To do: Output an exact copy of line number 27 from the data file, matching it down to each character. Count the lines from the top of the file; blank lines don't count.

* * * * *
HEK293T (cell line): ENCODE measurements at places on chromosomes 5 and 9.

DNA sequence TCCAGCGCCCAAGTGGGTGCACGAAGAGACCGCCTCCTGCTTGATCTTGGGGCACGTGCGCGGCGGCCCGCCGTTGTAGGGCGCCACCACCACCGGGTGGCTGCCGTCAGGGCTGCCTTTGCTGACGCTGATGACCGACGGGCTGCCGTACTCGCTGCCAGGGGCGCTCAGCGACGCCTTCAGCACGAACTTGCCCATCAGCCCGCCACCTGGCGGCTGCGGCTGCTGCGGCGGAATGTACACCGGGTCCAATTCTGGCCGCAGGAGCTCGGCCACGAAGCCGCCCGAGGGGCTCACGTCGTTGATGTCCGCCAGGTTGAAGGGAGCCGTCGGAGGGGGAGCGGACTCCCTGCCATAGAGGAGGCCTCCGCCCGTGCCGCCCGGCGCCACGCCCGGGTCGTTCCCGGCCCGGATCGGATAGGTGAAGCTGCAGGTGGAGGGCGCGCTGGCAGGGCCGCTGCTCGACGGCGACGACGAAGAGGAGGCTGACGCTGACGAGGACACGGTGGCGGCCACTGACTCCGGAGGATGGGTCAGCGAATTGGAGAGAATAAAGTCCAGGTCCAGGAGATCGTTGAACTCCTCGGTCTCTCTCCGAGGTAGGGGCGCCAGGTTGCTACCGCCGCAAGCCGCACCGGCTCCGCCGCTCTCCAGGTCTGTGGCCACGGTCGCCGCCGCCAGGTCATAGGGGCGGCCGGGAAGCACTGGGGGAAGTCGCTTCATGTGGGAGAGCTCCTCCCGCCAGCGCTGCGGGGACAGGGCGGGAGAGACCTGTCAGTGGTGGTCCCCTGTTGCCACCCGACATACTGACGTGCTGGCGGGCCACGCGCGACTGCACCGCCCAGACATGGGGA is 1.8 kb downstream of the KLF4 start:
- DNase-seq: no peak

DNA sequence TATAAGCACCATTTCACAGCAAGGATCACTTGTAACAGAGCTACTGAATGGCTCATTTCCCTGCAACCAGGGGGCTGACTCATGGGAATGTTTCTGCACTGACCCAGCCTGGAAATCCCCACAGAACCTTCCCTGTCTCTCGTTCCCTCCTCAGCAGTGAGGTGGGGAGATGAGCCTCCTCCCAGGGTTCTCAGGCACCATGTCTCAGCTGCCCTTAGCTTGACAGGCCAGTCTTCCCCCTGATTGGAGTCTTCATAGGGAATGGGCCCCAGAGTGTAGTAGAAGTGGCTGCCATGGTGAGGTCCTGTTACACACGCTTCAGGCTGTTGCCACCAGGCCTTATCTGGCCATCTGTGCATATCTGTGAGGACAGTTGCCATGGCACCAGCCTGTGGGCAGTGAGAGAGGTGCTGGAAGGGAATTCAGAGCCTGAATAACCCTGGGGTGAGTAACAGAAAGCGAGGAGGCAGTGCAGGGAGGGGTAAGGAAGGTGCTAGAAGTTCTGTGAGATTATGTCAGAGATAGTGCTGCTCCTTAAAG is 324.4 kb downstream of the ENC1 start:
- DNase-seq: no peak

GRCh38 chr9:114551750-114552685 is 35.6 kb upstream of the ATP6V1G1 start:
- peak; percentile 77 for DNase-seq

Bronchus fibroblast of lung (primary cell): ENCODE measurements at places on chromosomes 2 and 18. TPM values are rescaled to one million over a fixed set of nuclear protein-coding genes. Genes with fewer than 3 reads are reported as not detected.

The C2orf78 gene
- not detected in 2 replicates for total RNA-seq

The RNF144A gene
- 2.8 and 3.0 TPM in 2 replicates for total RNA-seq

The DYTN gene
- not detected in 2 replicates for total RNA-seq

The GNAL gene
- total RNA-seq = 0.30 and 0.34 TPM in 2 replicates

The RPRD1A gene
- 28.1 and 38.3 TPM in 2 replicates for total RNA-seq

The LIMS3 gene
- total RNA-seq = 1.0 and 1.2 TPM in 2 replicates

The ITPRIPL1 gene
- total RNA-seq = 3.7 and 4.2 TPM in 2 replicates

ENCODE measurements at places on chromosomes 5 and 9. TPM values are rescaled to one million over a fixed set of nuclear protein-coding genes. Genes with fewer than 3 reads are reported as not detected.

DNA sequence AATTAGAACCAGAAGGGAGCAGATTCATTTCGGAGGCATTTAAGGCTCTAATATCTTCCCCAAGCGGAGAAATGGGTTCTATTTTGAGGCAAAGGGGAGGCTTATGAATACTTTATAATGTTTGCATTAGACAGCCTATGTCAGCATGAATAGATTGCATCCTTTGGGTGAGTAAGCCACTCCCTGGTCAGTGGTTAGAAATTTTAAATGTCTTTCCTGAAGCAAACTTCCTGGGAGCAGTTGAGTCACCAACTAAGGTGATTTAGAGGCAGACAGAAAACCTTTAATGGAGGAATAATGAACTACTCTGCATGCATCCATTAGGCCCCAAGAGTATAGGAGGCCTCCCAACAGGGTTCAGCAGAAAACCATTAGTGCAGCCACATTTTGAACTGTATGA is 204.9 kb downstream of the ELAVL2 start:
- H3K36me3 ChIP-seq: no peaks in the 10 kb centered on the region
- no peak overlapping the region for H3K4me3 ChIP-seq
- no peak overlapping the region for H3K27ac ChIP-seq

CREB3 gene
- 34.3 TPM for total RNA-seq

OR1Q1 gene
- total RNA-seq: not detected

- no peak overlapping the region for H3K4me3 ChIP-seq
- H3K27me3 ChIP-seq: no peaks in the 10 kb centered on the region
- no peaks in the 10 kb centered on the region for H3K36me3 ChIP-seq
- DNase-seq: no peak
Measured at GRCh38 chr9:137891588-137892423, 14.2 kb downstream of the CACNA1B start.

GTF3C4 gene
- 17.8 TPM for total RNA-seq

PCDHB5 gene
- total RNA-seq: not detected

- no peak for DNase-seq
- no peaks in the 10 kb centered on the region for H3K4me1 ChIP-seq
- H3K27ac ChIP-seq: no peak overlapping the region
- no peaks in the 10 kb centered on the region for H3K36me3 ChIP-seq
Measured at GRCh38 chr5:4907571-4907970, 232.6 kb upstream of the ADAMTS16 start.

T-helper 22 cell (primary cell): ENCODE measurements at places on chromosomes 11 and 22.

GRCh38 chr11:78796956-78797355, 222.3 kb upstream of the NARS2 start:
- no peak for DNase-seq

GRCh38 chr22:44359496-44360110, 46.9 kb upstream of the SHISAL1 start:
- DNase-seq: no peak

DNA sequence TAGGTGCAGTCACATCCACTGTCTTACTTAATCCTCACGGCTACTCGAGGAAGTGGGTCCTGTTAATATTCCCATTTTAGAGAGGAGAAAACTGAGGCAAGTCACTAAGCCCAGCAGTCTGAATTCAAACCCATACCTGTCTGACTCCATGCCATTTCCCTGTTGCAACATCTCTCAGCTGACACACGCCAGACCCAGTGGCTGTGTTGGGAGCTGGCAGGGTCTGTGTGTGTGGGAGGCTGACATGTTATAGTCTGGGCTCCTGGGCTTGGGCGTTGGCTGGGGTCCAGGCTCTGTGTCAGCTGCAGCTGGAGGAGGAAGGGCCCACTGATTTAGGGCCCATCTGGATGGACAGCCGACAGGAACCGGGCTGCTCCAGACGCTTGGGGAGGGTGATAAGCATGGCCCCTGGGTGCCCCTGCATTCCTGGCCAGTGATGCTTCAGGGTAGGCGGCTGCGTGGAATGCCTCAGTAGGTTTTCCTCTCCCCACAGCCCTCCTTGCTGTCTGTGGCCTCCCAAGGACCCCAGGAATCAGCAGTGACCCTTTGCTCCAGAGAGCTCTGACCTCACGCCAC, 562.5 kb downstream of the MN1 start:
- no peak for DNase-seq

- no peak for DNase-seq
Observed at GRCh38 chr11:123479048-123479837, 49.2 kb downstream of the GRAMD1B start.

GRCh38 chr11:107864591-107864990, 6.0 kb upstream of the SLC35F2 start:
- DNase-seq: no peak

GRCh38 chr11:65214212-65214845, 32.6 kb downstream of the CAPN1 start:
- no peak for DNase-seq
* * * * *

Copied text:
- no peak overlapping the region for H3K27ac ChIP-seq